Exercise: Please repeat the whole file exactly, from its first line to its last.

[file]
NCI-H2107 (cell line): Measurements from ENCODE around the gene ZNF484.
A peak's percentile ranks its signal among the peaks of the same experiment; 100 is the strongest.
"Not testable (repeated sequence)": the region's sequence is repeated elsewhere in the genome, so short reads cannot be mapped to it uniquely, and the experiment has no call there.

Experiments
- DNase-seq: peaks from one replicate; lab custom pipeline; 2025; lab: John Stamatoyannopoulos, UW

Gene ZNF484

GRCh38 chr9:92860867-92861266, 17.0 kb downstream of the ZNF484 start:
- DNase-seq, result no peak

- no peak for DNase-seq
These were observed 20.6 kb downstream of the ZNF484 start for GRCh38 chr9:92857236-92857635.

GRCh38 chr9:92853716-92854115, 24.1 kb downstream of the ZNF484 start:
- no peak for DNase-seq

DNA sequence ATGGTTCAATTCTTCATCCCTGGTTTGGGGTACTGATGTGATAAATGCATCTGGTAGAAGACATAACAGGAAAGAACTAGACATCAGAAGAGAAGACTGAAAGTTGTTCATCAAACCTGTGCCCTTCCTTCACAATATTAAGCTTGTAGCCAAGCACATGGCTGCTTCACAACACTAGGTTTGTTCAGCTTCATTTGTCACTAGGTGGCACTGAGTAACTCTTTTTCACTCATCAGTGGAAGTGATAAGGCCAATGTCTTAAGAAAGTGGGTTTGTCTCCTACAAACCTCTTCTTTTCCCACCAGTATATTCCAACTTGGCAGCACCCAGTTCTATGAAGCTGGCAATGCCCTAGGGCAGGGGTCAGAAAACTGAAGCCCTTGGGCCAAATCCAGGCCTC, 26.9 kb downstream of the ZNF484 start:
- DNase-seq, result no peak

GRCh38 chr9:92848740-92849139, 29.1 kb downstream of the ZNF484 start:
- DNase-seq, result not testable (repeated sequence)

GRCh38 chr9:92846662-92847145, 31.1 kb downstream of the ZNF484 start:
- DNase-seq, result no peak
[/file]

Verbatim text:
NCI-H2107 (cell line): Measurements from ENCODE around the gene ZNF484.
A peak's percentile ranks its signal among the peaks of the same experiment; 100 is the strongest.
"Not testable (repeated sequence)": the region's sequence is repeated elsewhere in the genome, so short reads cannot be mapped to it uniquely, and the experiment has no call there.

Experiments
- DNase-seq: peaks from one replicate; lab custom pipeline; 2025; lab: John Stamatoyannopoulos, UW

Gene ZNF484

GRCh38 chr9:92860867-92861266, 17.0 kb downstream of the ZNF484 start:
- DNase-seq, result no peak

- no peak for DNase-seq
These were observed 20.6 kb downstream of the ZNF484 start for GRCh38 chr9:92857236-92857635.

GRCh38 chr9:92853716-92854115, 24.1 kb downstream of the ZNF484 start:
- no peak for DNase-seq

DNA sequence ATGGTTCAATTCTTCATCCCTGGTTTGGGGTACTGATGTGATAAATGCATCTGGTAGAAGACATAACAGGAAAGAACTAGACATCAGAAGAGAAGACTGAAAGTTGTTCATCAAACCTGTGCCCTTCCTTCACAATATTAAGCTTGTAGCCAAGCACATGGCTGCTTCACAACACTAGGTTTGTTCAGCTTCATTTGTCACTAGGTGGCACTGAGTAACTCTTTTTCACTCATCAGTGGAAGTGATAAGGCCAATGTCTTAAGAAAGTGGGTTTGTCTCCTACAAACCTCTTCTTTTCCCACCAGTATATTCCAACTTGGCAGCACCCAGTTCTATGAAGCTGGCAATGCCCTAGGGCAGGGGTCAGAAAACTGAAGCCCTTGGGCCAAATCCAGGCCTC, 26.9 kb downstream of the ZNF484 start:
- DNase-seq, result no peak

GRCh38 chr9:92848740-92849139, 29.1 kb downstream of the ZNF484 start:
- DNase-seq, result not testable (repeated sequence)

GRCh38 chr9:92846662-92847145, 31.1 kb downstream of the ZNF484 start:
- DNase-seq, result no peak